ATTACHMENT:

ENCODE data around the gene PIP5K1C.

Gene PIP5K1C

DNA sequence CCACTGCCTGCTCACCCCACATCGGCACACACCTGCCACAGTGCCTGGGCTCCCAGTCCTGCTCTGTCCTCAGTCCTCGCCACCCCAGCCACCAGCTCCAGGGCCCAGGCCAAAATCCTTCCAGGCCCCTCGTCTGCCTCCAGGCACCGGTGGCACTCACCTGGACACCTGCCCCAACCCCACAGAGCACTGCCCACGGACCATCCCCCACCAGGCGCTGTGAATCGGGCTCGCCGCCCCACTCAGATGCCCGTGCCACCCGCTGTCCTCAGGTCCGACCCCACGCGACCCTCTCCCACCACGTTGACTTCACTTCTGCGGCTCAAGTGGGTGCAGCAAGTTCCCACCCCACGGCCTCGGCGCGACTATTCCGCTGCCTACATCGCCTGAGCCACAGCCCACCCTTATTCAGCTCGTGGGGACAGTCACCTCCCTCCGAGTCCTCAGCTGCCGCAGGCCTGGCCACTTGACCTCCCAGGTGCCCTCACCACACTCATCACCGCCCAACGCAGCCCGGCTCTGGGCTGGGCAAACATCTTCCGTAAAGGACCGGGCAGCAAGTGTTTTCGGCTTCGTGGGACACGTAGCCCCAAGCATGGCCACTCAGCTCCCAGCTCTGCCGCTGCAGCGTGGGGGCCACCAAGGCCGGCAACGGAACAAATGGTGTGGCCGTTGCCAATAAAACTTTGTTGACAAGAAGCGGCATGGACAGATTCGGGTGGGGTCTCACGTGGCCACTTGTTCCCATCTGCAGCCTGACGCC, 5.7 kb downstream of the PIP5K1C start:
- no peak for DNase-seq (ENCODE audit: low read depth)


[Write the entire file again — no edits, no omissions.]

ENCODE data around the gene PIP5K1C.

Gene PIP5K1C

DNA sequence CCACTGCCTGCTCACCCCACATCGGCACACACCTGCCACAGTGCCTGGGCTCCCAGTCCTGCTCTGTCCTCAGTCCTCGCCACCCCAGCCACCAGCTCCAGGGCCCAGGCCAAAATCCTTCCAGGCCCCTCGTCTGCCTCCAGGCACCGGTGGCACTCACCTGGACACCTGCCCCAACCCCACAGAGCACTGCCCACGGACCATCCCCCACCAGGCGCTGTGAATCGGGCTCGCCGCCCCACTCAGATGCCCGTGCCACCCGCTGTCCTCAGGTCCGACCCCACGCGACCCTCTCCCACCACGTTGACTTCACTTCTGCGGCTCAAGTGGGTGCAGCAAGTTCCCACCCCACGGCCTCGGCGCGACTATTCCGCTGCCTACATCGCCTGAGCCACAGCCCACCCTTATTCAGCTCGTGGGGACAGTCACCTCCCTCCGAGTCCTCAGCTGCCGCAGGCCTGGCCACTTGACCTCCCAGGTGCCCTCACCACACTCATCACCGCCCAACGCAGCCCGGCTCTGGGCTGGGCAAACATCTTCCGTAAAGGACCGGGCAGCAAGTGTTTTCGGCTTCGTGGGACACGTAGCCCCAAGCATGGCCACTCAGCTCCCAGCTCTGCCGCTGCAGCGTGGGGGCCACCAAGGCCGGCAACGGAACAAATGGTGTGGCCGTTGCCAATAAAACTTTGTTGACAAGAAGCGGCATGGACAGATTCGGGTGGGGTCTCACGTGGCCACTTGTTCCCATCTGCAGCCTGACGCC, 5.7 kb downstream of the PIP5K1C start:
- no peak for DNase-seq (ENCODE audit: low read depth)